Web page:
Season 2, Episode 28
Begin’s War Begins
Menachem Begin is one of the undisputed giants of Israeli history. An intellectual and a warrior, a leader both wise and fanatical, an Ashkenazi Jew who became a champion of the Mizrahi (Jews of Middle Eastern background), religious, Holocaust survivor, war-wager and peacemaker…. We meet him when he arrives in Palestine in the midst of World War Two, takes over the Irgun, and declares war against the British. He is a complicated man in a complicated time who yet sees things very clearly: Jewish lives are in grave peril, and we have to fight for them.
In 1940 the Irgun split in two. Not aggressive enough against the British for some of its fighters, a group of Irgun members formed their own militia in 1940, under the leadership of Avraham Stern. Like his fellow Revisionist Zionists, he believed that the only way to save Europe’s Jews was to bring them to Palestine; Jewish immigration and land purchases were the most important factor. But the British White Paper of 1939 made that impossible. That made Britain the real enemy of the Zionists — a foe worse, in his view, than Germany, whose fascist inclinations Stern admired (though not Hitler himself).
This breakaway group called themselves “Fighters for the Freedom of Israel”: in Hebrew, Lehi, and also referred to as the Stern Gang. They pioneered the use of terrorism to wage a campaign of resistance against British rule in Palestine, which they justified as a necessary and even ethical act against a foreign occupier. But they didn’t have much success and earned the enmity of the Yishuv after killing multiple Jewish bystanders in their attacks. Stern was killed (or perhaps executed) during a British raid on his Tel Aviv apartment in 1942.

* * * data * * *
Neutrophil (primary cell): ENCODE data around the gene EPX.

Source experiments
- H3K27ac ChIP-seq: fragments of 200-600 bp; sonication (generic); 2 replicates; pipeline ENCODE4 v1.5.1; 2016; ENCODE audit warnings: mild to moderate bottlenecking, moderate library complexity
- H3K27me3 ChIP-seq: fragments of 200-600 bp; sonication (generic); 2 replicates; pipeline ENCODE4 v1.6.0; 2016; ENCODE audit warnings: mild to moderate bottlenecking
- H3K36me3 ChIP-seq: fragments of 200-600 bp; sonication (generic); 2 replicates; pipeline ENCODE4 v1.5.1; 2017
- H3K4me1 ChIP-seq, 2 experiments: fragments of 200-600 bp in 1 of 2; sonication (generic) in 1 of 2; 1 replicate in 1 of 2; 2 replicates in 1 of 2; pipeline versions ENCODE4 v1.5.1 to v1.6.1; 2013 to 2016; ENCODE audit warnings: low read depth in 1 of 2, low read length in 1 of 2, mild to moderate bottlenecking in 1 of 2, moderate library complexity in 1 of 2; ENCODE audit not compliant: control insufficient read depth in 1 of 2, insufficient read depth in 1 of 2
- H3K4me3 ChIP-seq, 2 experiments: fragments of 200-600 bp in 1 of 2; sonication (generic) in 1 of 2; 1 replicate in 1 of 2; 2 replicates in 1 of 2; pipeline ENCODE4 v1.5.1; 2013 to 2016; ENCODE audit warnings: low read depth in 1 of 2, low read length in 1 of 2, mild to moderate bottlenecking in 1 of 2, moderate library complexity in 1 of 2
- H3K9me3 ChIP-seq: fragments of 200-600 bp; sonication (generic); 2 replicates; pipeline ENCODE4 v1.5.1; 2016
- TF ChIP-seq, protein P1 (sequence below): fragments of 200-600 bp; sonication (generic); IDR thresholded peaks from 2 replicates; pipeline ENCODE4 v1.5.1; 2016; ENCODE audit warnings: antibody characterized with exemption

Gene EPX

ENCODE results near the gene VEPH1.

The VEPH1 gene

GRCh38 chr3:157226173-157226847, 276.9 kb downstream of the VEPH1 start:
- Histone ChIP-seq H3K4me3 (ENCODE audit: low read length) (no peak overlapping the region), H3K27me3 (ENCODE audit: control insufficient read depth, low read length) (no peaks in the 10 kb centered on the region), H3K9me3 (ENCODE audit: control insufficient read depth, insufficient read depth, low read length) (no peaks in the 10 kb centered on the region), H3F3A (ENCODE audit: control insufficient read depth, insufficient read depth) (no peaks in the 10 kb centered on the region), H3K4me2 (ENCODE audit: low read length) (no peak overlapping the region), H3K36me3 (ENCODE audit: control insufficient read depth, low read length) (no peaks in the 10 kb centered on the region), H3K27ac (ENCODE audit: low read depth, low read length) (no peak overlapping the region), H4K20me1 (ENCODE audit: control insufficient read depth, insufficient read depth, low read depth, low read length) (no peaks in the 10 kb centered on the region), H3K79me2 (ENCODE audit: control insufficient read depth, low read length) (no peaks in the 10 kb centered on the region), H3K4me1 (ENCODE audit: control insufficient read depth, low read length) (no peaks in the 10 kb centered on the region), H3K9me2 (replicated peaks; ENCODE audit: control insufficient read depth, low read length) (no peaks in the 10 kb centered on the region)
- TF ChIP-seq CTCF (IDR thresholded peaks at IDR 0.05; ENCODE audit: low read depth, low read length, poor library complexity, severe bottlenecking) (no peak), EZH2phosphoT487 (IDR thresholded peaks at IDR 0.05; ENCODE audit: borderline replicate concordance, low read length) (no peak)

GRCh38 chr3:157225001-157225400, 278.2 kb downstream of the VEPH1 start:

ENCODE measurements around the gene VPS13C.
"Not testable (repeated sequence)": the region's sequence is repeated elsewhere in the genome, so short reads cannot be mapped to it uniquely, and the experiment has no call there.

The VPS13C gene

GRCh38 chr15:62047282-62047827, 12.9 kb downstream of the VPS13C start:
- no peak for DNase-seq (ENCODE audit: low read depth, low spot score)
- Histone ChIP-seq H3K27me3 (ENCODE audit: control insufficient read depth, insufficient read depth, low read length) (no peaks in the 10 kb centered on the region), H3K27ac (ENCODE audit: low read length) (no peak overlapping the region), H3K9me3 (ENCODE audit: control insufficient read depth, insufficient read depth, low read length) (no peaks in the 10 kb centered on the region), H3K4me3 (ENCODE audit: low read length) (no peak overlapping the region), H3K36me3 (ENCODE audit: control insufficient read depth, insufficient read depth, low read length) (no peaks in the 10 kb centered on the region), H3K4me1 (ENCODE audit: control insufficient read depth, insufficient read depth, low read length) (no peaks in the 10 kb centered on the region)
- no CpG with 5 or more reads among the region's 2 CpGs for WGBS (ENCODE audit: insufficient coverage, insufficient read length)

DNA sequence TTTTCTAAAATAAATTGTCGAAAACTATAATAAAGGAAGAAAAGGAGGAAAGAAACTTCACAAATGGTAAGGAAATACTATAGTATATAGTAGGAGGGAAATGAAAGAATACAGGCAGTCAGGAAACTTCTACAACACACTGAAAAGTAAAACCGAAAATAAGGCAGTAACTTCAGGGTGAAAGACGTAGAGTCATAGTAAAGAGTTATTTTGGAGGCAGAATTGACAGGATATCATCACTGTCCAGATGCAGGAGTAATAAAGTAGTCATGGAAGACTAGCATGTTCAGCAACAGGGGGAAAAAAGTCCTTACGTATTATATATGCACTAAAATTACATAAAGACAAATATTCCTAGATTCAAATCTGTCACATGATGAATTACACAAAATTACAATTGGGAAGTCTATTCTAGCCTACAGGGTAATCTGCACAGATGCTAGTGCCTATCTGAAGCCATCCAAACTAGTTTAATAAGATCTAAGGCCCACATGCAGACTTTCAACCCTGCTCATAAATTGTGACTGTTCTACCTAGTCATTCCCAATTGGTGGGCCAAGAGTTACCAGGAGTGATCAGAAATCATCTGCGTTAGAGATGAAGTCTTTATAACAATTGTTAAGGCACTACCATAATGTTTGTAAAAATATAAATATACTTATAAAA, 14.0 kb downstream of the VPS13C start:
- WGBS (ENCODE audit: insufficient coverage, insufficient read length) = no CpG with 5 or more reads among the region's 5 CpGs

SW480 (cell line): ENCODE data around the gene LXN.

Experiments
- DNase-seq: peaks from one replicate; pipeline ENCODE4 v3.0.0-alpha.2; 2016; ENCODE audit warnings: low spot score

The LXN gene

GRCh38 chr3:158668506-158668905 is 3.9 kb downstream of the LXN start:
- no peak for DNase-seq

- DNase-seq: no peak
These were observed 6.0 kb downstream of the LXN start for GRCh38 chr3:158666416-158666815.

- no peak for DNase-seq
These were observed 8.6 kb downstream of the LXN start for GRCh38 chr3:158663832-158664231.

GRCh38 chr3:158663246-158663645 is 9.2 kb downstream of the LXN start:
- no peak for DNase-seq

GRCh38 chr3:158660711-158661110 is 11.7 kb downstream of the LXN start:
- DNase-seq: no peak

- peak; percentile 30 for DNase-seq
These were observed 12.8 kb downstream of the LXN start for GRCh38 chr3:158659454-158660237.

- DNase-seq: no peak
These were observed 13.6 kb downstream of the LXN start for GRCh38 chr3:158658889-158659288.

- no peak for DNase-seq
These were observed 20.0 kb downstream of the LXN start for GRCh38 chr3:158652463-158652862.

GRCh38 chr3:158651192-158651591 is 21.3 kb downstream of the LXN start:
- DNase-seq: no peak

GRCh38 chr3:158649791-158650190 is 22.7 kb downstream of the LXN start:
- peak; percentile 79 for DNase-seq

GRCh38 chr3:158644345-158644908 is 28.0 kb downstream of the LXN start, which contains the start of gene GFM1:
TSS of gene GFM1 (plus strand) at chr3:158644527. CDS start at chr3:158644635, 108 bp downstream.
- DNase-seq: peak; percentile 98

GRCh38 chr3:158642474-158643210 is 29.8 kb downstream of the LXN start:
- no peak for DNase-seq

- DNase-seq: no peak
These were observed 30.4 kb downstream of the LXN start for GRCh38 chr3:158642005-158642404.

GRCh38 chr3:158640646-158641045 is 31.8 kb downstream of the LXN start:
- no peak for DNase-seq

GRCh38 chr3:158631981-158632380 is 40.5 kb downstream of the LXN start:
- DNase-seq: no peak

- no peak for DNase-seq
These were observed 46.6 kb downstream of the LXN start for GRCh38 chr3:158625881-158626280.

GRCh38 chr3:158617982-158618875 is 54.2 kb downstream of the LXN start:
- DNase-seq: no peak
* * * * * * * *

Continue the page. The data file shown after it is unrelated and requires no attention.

Still, the Lehi inspired a following for what they represented: a revolutionary movement for young Jews infuriated by British intransigence, and wanting to do something dramatic to save the Jews of Europe. Stern became a martyr and the Lehi continued on without him, later carrying out some of the most infamous terrorist attacks of this era.
Menachem Begin was born in Poland and his early experience of anti-Semitism and Jewish self-defense attracted him to Vladimir Jabotinsky and Revisionist Zionism — the aggressive, militant, right-wing side of the Zionist movement. Arrested by the Soviet police and sent to a labor camp in 1941, he was released to fight in the Polish Army, and his unit was sent to Palestine, where he found his way into the ranks of the Irgun. After leaving Poland, he never saw his family again: his parents and all but one sibling were murdered in the Holocaust.
Although he opposed the Haganah’s more conciliatory approach to the British, he also opposed the Lehi, whom he thought were cruel and strategically misguided. Begin didn’t think all British were the enemy, just the British Mandate. His goal was to use guerrilla tactics against the British mandate to achieve two goals: make them look incapable of providing basic security; and force them to impose harsh measures on the Jews, which would look bad in the court of public opinion at the same time as Jews were being murdered in Europe. These together would drive the British out of Palestine.